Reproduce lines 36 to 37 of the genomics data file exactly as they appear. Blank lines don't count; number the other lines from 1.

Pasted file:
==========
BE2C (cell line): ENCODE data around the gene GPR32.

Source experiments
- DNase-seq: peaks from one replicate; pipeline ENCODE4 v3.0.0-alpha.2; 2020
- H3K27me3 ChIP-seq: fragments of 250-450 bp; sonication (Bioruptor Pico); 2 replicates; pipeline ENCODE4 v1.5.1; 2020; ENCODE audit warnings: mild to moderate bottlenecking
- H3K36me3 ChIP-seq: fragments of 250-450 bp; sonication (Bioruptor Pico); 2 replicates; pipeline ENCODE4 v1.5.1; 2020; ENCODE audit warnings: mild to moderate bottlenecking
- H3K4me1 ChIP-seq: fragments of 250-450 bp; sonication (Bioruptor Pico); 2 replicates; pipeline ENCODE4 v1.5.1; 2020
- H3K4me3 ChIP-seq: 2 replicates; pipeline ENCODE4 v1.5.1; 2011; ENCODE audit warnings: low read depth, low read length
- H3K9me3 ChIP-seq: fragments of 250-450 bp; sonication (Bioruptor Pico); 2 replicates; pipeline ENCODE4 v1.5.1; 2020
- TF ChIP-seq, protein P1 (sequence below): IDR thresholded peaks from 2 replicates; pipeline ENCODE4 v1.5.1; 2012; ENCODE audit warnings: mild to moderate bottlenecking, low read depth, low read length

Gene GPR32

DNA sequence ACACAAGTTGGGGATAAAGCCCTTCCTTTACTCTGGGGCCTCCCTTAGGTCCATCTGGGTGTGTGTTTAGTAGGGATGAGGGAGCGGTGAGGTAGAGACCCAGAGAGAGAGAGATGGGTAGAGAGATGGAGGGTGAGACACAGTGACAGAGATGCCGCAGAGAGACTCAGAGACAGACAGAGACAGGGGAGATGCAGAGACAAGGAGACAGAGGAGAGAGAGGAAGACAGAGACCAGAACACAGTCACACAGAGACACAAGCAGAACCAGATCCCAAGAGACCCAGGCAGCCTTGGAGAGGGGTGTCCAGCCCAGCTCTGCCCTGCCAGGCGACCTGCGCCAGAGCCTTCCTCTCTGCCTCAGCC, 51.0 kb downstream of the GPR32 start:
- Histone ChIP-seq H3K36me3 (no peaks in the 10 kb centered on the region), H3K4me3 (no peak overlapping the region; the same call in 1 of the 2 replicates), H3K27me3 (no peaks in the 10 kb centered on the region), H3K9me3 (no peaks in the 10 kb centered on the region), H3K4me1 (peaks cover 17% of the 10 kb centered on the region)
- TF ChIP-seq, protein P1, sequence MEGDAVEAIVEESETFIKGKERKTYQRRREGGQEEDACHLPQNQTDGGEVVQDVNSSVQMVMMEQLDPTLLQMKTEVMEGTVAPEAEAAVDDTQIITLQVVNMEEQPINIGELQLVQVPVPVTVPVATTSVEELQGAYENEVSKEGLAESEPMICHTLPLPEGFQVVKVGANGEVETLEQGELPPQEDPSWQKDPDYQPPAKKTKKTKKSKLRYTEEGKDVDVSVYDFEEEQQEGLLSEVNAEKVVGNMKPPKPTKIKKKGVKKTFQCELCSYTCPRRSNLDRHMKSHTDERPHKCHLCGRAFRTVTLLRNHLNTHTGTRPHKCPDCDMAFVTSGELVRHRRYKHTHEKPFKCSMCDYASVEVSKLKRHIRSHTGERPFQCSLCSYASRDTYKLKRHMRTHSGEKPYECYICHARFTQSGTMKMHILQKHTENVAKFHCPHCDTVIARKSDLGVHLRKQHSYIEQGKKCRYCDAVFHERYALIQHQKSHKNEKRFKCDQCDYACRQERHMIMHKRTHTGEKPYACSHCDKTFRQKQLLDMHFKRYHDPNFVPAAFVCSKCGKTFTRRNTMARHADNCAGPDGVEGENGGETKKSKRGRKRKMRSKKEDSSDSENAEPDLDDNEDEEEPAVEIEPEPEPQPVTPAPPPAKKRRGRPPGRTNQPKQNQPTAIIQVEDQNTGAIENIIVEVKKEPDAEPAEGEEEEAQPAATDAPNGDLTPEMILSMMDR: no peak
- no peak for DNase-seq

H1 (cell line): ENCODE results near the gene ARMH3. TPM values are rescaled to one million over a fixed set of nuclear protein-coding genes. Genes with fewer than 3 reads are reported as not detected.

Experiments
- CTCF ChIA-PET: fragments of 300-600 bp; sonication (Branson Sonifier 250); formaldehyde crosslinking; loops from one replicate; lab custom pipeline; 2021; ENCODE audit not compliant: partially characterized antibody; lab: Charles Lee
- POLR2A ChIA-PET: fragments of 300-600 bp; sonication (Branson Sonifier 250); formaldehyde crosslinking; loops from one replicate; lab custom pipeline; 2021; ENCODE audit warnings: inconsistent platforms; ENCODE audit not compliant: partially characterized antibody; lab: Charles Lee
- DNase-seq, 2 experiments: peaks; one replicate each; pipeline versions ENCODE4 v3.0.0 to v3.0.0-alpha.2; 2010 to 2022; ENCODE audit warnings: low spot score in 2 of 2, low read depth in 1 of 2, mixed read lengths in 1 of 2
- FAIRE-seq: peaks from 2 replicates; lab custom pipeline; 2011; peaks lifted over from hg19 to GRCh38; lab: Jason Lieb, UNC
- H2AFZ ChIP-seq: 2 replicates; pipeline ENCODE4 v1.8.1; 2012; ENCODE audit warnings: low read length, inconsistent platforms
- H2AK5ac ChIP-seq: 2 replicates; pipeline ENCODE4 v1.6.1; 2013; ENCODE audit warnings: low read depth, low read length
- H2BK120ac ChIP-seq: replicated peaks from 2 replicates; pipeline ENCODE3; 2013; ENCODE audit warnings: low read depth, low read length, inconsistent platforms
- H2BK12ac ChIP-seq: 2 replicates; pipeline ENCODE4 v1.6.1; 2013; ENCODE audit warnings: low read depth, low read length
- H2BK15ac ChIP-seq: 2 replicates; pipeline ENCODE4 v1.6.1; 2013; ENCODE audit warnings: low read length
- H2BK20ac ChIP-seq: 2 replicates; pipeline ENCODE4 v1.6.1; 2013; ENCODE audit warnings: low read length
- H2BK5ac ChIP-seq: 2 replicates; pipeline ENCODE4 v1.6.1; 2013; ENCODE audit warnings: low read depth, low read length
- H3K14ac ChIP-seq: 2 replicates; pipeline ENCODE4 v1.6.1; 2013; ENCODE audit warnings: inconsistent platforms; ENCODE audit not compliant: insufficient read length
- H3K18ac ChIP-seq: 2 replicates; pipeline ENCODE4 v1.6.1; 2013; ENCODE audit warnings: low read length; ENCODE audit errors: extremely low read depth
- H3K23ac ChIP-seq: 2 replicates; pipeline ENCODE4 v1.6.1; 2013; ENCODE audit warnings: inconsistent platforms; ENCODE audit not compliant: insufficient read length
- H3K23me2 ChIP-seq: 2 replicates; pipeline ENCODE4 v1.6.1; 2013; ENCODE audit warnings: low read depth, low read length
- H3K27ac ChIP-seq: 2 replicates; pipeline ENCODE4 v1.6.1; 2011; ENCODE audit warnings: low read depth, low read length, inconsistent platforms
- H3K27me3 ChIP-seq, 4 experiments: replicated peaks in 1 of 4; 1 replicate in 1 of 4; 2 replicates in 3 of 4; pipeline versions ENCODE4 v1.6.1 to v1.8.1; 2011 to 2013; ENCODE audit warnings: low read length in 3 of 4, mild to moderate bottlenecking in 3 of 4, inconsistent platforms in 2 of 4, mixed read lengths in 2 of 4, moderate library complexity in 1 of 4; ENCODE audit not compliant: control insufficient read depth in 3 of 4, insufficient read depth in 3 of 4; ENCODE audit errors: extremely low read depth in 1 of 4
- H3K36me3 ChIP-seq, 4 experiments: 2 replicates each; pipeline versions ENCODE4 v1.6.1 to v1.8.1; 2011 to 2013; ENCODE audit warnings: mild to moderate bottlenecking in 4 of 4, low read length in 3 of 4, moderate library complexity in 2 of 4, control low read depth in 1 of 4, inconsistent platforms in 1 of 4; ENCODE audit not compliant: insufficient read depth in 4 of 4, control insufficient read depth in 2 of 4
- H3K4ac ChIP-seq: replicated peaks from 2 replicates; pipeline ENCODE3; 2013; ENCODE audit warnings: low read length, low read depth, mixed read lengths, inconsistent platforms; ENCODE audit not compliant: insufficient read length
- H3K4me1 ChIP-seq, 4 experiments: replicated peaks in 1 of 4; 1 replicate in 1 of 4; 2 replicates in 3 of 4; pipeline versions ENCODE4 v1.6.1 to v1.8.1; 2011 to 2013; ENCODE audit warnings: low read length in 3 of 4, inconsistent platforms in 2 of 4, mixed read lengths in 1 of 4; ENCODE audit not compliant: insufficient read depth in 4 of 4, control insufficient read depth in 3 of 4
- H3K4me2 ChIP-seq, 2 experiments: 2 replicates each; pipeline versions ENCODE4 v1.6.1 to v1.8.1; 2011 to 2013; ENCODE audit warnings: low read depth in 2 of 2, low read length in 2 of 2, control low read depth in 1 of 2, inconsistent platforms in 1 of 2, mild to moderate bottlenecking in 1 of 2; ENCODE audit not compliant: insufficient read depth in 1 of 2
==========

- H3K4me1 ChIP-seq, 4 experiments: replicated peaks in 1 of 4; 1 replicate in 1 of 4; 2 replicates in 3 of 4; pipeline versions ENCODE4 v1.6.1 to v1.8.1; 2011 to 2013; ENCODE audit warnings: low read length in 3 of 4, inconsistent platforms in 2 of 4, mixed read lengths in 1 of 4; ENCODE audit not compliant: insufficient read depth in 4 of 4, control insufficient read depth in 3 of 4
- H3K4me2 ChIP-seq, 2 experiments: 2 replicates each; pipeline versions ENCODE4 v1.6.1 to v1.8.1; 2011 to 2013; ENCODE audit warnings: low read depth in 2 of 2, low read length in 2 of 2, control low read depth in 1 of 2, inconsistent platforms in 1 of 2, mild to moderate bottlenecking in 1 of 2; ENCODE audit not compliant: insufficient read depth in 1 of 2